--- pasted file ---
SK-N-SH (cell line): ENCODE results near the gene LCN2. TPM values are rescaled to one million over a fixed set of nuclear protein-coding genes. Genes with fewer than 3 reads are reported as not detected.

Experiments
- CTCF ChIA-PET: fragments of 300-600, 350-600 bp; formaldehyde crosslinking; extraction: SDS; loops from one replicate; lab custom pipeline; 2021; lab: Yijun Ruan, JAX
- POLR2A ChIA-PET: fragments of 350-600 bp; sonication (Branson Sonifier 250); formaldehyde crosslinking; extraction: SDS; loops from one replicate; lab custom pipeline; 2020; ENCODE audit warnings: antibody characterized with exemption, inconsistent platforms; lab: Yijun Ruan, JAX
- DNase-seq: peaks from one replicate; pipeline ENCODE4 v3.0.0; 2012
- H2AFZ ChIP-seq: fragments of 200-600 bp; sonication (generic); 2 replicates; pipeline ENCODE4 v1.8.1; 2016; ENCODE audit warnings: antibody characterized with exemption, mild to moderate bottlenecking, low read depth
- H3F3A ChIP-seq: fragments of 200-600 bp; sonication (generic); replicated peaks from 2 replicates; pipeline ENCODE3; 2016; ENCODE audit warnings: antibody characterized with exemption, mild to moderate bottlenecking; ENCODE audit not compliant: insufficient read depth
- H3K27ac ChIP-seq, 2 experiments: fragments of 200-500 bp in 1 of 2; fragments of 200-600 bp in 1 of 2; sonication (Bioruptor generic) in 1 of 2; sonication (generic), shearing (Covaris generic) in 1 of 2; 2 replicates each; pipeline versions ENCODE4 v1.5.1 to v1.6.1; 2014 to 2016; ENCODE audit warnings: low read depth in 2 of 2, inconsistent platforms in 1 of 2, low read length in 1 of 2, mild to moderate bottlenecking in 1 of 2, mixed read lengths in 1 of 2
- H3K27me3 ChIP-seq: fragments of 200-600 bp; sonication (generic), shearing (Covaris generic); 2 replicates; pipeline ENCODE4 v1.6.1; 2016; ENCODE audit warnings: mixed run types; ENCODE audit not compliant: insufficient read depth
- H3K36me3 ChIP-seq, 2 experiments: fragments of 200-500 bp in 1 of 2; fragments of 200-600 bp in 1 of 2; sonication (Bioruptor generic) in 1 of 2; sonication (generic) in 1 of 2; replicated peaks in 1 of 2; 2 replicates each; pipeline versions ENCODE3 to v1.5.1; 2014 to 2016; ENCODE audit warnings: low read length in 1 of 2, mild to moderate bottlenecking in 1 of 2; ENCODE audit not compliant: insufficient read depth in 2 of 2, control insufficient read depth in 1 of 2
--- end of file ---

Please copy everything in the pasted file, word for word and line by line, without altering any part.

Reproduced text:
SK-N-SH (cell line): ENCODE results near the gene LCN2. TPM values are rescaled to one million over a fixed set of nuclear protein-coding genes. Genes with fewer than 3 reads are reported as not detected.

Experiments
- CTCF ChIA-PET: fragments of 300-600, 350-600 bp; formaldehyde crosslinking; extraction: SDS; loops from one replicate; lab custom pipeline; 2021; lab: Yijun Ruan, JAX
- POLR2A ChIA-PET: fragments of 350-600 bp; sonication (Branson Sonifier 250); formaldehyde crosslinking; extraction: SDS; loops from one replicate; lab custom pipeline; 2020; ENCODE audit warnings: antibody characterized with exemption, inconsistent platforms; lab: Yijun Ruan, JAX
- DNase-seq: peaks from one replicate; pipeline ENCODE4 v3.0.0; 2012
- H2AFZ ChIP-seq: fragments of 200-600 bp; sonication (generic); 2 replicates; pipeline ENCODE4 v1.8.1; 2016; ENCODE audit warnings: antibody characterized with exemption, mild to moderate bottlenecking, low read depth
- H3F3A ChIP-seq: fragments of 200-600 bp; sonication (generic); replicated peaks from 2 replicates; pipeline ENCODE3; 2016; ENCODE audit warnings: antibody characterized with exemption, mild to moderate bottlenecking; ENCODE audit not compliant: insufficient read depth
- H3K27ac ChIP-seq, 2 experiments: fragments of 200-500 bp in 1 of 2; fragments of 200-600 bp in 1 of 2; sonication (Bioruptor generic) in 1 of 2; sonication (generic), shearing (Covaris generic) in 1 of 2; 2 replicates each; pipeline versions ENCODE4 v1.5.1 to v1.6.1; 2014 to 2016; ENCODE audit warnings: low read depth in 2 of 2, inconsistent platforms in 1 of 2, low read length in 1 of 2, mild to moderate bottlenecking in 1 of 2, mixed read lengths in 1 of 2
- H3K27me3 ChIP-seq: fragments of 200-600 bp; sonication (generic), shearing (Covaris generic); 2 replicates; pipeline ENCODE4 v1.6.1; 2016; ENCODE audit warnings: mixed run types; ENCODE audit not compliant: insufficient read depth
- H3K36me3 ChIP-seq, 2 experiments: fragments of 200-500 bp in 1 of 2; fragments of 200-600 bp in 1 of 2; sonication (Bioruptor generic) in 1 of 2; sonication (generic) in 1 of 2; replicated peaks in 1 of 2; 2 replicates each; pipeline versions ENCODE3 to v1.5.1; 2014 to 2016; ENCODE audit warnings: low read length in 1 of 2, mild to moderate bottlenecking in 1 of 2; ENCODE audit not compliant: insufficient read depth in 2 of 2, control insufficient read depth in 1 of 2